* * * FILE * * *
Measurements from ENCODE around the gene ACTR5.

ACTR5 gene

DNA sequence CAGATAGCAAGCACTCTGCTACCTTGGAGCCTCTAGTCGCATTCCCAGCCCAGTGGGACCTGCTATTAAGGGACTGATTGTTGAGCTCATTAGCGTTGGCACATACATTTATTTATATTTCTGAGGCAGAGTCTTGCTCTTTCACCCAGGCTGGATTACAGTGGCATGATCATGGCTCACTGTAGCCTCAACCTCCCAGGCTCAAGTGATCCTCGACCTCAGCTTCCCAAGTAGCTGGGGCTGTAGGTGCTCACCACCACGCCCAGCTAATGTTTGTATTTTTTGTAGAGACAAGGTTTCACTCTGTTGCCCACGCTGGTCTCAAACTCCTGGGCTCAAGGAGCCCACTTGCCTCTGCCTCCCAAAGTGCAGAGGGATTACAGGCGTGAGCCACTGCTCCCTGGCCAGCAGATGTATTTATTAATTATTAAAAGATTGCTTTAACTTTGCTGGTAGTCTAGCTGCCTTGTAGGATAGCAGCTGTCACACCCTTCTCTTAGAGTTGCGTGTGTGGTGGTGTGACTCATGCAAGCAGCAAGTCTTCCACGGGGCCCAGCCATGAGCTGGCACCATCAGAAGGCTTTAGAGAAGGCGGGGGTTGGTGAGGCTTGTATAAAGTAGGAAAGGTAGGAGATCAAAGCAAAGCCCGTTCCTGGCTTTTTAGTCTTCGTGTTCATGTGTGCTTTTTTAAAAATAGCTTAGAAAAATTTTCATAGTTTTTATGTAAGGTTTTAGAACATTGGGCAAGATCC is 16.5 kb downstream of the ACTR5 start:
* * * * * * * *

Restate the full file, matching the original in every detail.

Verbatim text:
Measurements from ENCODE around the gene ACTR5.

ACTR5 gene

DNA sequence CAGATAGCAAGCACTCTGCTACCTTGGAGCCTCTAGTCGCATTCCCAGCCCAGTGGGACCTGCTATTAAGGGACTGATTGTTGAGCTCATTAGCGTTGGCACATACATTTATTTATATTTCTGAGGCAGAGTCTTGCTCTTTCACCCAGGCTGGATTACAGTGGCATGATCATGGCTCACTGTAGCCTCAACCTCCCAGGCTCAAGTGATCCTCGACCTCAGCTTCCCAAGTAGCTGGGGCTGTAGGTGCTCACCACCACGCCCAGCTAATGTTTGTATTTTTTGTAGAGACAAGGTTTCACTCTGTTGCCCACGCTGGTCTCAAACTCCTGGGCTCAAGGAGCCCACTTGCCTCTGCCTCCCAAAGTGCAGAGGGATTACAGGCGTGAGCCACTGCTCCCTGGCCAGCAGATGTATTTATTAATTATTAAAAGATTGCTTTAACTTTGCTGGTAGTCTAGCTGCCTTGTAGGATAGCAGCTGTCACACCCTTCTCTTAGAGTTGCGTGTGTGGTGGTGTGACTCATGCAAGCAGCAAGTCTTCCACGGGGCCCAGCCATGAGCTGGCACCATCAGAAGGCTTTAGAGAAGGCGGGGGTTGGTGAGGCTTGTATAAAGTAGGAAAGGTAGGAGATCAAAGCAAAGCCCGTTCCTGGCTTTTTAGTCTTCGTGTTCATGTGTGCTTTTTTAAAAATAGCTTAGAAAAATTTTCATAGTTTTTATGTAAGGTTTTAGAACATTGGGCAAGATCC is 16.5 kb downstream of the ACTR5 start: